How, then, to separate them?
Because, basically, it’s impossible to measure Ferguson’s man-management. Likewise Herrera’s psychology; Brian Clough’s alchemy; Guus Hiddink’s organisation; Tele Santana’s aesthetics and Rinus Michels’s tactical influence. All of those abilities are unquantifiable.
In that sense, too, this list is most certainly not a measurement of the most influential coaches. After all, what good is influence if another manager comes along and adapts your innovation to beat you with it and win more football matches? (And, in any case, Football Pantheon will be finalising a list of the most influential football figures later this year.)
Because, ultimately, winning is highly quantifiable. The most elementary indicator of great management is rather easy to add up: trophies. The greatest have all racked them up and in the top-ranking competitions. This formed the first main strand of our formula.
Nevertheless, trophies barely tell the full tale. There are many examples, even from this list, of coaches who merely facilitated victories at well-placed clubs rather than fire them. Take, from someone outside our 50, the curious case of Dettmar Cramer. With two European Cups on his Bayern Munich CV, you would presume his place on the pantheon would surpass even Stein’s.
Rather, Cramer never reproduced such records, effectively proving he lived off the work of Udo Lattek and Zlatko Cajkovski at Munich. He may have secured the competition’s last three-in-a-row and become one of just nine managers to retain the competition but, as one Bayern player allegedly said of his reign, “with our squad, any fool could have”.
All of which illustrates that the most prestigious trophies are really elevators to greatness rather than indicators of it. Just as important, then, is the work that managers have done beforehand, the work that got them there. Improvement. This, however, is also quantifiable since it is also all about numbers: league positions. It’s easy to compare where a club tended to finish in the time before a manager took over and where they finished under him. With points attributed to positions, this formed the second main strand of our formula.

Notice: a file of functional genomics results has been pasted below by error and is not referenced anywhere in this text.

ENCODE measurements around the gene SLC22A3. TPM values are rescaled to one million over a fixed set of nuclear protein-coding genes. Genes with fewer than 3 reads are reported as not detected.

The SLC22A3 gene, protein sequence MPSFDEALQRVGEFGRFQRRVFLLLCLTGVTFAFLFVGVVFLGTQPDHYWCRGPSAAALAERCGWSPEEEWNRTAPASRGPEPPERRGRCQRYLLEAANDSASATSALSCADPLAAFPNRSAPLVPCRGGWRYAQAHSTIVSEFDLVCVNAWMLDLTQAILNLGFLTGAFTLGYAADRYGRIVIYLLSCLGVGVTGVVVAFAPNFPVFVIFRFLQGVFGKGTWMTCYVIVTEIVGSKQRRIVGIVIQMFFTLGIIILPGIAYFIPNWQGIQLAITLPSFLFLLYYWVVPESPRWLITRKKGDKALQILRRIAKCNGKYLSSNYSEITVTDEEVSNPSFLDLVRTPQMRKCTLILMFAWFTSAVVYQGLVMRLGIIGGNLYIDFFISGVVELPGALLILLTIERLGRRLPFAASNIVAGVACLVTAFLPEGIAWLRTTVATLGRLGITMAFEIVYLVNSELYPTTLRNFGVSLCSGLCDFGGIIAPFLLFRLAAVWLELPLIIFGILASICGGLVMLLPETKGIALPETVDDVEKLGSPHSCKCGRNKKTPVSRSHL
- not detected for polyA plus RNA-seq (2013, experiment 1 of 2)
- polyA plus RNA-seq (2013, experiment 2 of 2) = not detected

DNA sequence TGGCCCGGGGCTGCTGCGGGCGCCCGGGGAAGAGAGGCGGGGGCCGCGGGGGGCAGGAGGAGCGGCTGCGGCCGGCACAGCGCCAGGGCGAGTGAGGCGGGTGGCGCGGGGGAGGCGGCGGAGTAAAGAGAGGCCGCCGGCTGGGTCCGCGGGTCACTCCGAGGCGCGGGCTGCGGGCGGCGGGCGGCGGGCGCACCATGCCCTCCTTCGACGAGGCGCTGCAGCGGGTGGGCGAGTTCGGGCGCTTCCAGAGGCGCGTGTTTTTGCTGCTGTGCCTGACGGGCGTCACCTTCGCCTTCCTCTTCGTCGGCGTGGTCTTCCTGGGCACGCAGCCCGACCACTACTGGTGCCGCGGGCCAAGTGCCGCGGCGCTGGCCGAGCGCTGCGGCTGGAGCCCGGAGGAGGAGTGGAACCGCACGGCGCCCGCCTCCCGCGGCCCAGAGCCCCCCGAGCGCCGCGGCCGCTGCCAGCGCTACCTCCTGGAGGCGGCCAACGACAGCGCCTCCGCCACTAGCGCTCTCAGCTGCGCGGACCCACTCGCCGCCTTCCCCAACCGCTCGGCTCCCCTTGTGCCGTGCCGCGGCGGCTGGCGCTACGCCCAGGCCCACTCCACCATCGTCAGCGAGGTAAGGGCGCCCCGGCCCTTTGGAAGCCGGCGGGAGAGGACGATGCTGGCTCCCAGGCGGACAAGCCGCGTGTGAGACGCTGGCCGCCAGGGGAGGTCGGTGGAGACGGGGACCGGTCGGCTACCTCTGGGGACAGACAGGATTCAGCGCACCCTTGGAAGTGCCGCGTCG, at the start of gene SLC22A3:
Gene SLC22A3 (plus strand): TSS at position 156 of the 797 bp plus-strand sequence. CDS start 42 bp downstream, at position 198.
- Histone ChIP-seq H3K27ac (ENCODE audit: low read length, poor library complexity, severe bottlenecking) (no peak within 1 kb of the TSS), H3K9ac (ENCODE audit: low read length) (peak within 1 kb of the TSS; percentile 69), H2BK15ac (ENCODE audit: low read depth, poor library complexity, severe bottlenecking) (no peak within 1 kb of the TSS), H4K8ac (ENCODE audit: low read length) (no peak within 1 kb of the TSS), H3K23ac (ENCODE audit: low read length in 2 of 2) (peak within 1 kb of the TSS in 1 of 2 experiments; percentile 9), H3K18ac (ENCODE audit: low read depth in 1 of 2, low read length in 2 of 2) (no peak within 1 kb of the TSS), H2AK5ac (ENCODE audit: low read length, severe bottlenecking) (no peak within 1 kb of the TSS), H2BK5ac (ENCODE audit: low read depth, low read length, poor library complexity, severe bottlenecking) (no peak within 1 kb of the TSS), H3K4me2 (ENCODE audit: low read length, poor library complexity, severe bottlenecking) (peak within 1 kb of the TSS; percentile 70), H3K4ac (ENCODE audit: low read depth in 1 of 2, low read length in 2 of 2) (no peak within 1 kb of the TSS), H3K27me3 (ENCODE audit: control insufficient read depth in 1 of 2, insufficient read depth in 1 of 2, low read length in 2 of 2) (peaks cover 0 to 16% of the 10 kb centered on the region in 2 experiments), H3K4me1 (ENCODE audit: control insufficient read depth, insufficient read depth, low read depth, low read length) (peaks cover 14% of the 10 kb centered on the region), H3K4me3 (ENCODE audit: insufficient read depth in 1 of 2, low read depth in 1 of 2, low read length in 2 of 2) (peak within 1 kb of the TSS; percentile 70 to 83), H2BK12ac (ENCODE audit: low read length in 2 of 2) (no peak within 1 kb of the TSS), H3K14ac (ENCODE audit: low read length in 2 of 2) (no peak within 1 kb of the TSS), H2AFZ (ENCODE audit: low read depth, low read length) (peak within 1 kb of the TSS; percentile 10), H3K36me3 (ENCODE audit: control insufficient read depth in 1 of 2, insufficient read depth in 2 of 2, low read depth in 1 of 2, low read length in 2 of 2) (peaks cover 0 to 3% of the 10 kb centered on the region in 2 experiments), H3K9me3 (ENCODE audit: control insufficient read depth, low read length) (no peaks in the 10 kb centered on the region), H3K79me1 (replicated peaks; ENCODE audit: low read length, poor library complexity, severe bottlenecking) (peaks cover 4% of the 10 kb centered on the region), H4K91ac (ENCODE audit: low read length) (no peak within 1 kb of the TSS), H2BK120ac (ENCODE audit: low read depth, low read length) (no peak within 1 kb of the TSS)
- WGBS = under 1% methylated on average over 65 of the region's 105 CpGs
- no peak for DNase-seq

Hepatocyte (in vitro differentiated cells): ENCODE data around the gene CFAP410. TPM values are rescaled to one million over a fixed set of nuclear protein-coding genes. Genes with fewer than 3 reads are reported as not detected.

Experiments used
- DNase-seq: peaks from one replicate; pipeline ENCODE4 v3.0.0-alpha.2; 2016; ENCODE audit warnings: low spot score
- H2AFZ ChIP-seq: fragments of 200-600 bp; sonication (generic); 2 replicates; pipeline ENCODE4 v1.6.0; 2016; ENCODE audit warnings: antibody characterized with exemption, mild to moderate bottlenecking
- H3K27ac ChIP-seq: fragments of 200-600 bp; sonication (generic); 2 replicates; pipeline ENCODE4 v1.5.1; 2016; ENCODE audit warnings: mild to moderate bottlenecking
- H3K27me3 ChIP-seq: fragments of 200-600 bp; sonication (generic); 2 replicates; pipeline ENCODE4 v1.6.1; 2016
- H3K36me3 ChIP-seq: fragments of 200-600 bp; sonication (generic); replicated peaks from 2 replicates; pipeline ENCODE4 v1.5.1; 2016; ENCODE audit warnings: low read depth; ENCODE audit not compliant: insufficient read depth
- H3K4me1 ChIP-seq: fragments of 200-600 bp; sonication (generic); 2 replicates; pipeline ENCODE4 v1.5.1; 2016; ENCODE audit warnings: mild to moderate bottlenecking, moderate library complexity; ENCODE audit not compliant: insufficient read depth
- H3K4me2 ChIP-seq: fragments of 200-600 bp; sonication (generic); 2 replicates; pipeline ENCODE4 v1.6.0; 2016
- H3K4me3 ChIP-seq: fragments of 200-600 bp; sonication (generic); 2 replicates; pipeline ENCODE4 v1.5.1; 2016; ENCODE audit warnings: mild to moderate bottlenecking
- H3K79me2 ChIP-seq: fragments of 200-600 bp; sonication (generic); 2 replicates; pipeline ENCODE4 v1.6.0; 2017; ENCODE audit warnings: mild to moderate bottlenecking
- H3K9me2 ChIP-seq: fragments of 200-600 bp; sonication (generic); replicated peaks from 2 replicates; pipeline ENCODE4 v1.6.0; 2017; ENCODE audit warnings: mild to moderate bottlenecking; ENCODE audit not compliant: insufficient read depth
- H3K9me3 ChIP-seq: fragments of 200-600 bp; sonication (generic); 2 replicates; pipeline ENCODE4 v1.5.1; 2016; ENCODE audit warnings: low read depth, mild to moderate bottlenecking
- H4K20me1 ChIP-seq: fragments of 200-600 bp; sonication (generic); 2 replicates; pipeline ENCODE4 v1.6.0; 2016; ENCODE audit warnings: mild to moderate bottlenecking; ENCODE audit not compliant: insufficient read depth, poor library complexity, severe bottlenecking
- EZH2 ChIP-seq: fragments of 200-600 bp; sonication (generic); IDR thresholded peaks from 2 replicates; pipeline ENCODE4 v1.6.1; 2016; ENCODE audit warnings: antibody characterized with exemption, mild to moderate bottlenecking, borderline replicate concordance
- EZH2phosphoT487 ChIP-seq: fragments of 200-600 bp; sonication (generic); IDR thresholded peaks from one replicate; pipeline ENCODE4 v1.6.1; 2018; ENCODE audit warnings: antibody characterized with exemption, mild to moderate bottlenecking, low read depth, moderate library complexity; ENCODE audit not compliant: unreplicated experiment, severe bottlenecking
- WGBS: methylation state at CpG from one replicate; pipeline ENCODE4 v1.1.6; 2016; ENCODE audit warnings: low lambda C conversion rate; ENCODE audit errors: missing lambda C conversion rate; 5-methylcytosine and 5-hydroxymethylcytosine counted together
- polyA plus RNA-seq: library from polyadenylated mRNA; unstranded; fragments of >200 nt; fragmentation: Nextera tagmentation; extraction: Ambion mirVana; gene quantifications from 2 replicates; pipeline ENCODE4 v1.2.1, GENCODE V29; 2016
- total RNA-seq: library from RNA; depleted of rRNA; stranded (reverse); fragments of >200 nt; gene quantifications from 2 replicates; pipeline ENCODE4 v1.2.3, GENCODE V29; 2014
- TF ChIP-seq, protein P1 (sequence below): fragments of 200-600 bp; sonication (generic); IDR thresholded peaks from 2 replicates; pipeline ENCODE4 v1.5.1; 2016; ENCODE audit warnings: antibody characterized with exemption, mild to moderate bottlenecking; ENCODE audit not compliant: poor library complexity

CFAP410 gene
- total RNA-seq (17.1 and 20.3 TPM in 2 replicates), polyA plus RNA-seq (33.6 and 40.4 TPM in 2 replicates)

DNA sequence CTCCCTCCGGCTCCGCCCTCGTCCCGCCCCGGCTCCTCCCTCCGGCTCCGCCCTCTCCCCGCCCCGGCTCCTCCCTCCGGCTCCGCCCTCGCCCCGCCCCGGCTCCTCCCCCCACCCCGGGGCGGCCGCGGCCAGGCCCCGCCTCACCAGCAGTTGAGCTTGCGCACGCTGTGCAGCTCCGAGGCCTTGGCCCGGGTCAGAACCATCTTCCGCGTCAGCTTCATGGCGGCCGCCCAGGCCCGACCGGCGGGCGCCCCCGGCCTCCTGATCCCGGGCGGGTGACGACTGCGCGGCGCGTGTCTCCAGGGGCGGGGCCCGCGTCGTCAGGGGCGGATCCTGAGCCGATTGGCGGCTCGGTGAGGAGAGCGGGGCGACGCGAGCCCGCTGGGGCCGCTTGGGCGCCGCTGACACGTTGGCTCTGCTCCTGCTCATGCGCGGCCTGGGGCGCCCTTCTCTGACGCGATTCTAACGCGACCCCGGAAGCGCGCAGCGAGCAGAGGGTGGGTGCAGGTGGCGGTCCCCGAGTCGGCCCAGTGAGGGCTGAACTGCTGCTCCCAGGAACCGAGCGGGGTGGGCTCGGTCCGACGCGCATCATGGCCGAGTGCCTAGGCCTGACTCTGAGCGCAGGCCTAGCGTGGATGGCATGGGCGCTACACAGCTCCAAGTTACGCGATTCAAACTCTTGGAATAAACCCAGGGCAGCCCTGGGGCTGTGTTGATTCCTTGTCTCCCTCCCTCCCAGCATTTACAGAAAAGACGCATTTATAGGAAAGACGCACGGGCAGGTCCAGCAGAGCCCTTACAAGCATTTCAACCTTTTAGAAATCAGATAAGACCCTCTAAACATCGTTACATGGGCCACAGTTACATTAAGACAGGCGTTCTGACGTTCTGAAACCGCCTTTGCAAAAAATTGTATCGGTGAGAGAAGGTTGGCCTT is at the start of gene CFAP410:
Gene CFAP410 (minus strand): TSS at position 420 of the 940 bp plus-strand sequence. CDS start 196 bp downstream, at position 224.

Ultimately, the very job description – manager – indicates that the profession is all about efficient use of resources. How best you maximise what you’re given. As such, all of the trophies and league positions were offset against the money spent, or resources available, in that given year. This formed the third main strand of our formula.
It is hoped that by combining these strands we have struck a balance between the various types of manager too. Because different cultures bring distinct definitions. Broadly, there are three:
The first is the team-builder: a mostly British phenomenon derived from the amount of power a new breed of manager wrested from club directors from the ’30s on. The most obvious are Matt Busby, Bill Shankly, Don Revie and to a lesser extent Jock Stein and Valeri Lobanovskiy. In lifting clubs to lasting heights, these ‘football men’ – as they grandly became known – also shared qualities with the second type…
The overachievers. These are managers who took the earthiest of teams and temporarily lifted them to the stratosphere. By translating their talents between different teams across different times, however, the likes of Clough weren’t too far removed – either – from the Fabio Capellos.
These are the nomads who imitated the overachievers to a more acute degree. They stayed a team for no more than a few years and transformed them from mere challengers to champions. The innovative Bela Guttman was the original. Jose Mourino the latest. And, in encapsulating what made them so effective, Guttman explained “a coach is like a lion tamer. He dominates the animals, in whose cage he performs his show, as long as he deals with them with self-confidence and without fear. But the moment the first hint of fear appears in his eyes, he is lost.”
Really, not losing it is the key. The managers who stayed truly effective for the most sustained period of time in their careers – whether at a single team or several – are the highest in this list.
As ever, we don’t claim it ends any debates. Instead, we want to start them. But the very best managers have never tended to wait in line – either for their say or their fill.